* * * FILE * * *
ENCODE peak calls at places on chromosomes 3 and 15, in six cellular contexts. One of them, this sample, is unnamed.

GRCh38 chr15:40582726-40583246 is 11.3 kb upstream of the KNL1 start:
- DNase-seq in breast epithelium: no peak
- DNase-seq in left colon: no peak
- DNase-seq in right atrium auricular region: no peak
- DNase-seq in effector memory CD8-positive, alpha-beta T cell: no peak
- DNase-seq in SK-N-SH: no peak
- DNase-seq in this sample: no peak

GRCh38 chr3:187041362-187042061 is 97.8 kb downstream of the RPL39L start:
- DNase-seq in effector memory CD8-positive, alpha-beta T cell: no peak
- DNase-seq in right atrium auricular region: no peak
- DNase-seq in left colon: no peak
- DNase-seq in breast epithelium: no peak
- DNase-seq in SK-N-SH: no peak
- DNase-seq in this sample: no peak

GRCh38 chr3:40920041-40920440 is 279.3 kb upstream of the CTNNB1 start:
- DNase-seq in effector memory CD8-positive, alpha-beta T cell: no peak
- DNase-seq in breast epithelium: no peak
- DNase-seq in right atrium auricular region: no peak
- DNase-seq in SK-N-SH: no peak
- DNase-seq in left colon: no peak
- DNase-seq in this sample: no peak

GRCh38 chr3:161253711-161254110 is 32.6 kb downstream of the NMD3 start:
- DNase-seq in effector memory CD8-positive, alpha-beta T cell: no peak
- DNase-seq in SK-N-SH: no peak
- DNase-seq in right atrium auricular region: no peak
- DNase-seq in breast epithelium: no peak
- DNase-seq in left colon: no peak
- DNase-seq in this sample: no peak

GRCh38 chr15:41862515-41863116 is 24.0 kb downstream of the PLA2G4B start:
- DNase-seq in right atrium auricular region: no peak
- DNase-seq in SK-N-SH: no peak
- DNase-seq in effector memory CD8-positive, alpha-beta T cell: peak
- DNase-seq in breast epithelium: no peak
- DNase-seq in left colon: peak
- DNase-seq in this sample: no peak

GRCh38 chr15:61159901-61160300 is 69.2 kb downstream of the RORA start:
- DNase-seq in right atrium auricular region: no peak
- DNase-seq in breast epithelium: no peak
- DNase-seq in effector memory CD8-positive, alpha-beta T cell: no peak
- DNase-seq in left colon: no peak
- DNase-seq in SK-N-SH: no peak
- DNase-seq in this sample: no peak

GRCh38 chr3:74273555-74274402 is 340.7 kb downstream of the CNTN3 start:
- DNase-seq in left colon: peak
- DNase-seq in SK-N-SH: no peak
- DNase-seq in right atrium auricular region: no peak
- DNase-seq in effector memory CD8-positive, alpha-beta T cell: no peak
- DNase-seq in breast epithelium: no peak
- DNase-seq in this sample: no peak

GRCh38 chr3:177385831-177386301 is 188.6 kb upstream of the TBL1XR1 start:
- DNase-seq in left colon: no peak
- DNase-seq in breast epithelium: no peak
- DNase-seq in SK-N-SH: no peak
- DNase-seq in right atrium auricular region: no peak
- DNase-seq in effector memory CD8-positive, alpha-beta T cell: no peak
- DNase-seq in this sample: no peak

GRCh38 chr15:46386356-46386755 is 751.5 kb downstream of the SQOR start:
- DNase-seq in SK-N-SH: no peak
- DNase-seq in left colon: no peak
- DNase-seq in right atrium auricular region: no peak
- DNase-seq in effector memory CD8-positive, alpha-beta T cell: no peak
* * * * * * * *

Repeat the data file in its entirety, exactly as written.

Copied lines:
ENCODE peak calls at places on chromosomes 3 and 15, in six cellular contexts. One of them, this sample, is unnamed.

GRCh38 chr15:40582726-40583246 is 11.3 kb upstream of the KNL1 start:
- DNase-seq in breast epithelium: no peak
- DNase-seq in left colon: no peak
- DNase-seq in right atrium auricular region: no peak
- DNase-seq in effector memory CD8-positive, alpha-beta T cell: no peak
- DNase-seq in SK-N-SH: no peak
- DNase-seq in this sample: no peak

GRCh38 chr3:187041362-187042061 is 97.8 kb downstream of the RPL39L start:
- DNase-seq in effector memory CD8-positive, alpha-beta T cell: no peak
- DNase-seq in right atrium auricular region: no peak
- DNase-seq in left colon: no peak
- DNase-seq in breast epithelium: no peak
- DNase-seq in SK-N-SH: no peak
- DNase-seq in this sample: no peak

GRCh38 chr3:40920041-40920440 is 279.3 kb upstream of the CTNNB1 start:
- DNase-seq in effector memory CD8-positive, alpha-beta T cell: no peak
- DNase-seq in breast epithelium: no peak
- DNase-seq in right atrium auricular region: no peak
- DNase-seq in SK-N-SH: no peak
- DNase-seq in left colon: no peak
- DNase-seq in this sample: no peak

GRCh38 chr3:161253711-161254110 is 32.6 kb downstream of the NMD3 start:
- DNase-seq in effector memory CD8-positive, alpha-beta T cell: no peak
- DNase-seq in SK-N-SH: no peak
- DNase-seq in right atrium auricular region: no peak
- DNase-seq in breast epithelium: no peak
- DNase-seq in left colon: no peak
- DNase-seq in this sample: no peak

GRCh38 chr15:41862515-41863116 is 24.0 kb downstream of the PLA2G4B start:
- DNase-seq in right atrium auricular region: no peak
- DNase-seq in SK-N-SH: no peak
- DNase-seq in effector memory CD8-positive, alpha-beta T cell: peak
- DNase-seq in breast epithelium: no peak
- DNase-seq in left colon: peak
- DNase-seq in this sample: no peak

GRCh38 chr15:61159901-61160300 is 69.2 kb downstream of the RORA start:
- DNase-seq in right atrium auricular region: no peak
- DNase-seq in breast epithelium: no peak
- DNase-seq in effector memory CD8-positive, alpha-beta T cell: no peak
- DNase-seq in left colon: no peak
- DNase-seq in SK-N-SH: no peak
- DNase-seq in this sample: no peak

GRCh38 chr3:74273555-74274402 is 340.7 kb downstream of the CNTN3 start:
- DNase-seq in left colon: peak
- DNase-seq in SK-N-SH: no peak
- DNase-seq in right atrium auricular region: no peak
- DNase-seq in effector memory CD8-positive, alpha-beta T cell: no peak
- DNase-seq in breast epithelium: no peak
- DNase-seq in this sample: no peak

GRCh38 chr3:177385831-177386301 is 188.6 kb upstream of the TBL1XR1 start:
- DNase-seq in left colon: no peak
- DNase-seq in breast epithelium: no peak
- DNase-seq in SK-N-SH: no peak
- DNase-seq in right atrium auricular region: no peak
- DNase-seq in effector memory CD8-positive, alpha-beta T cell: no peak
- DNase-seq in this sample: no peak

GRCh38 chr15:46386356-46386755 is 751.5 kb downstream of the SQOR start:
- DNase-seq in SK-N-SH: no peak
- DNase-seq in left colon: no peak
- DNase-seq in right atrium auricular region: no peak
- DNase-seq in effector memory CD8-positive, alpha-beta T cell: no peak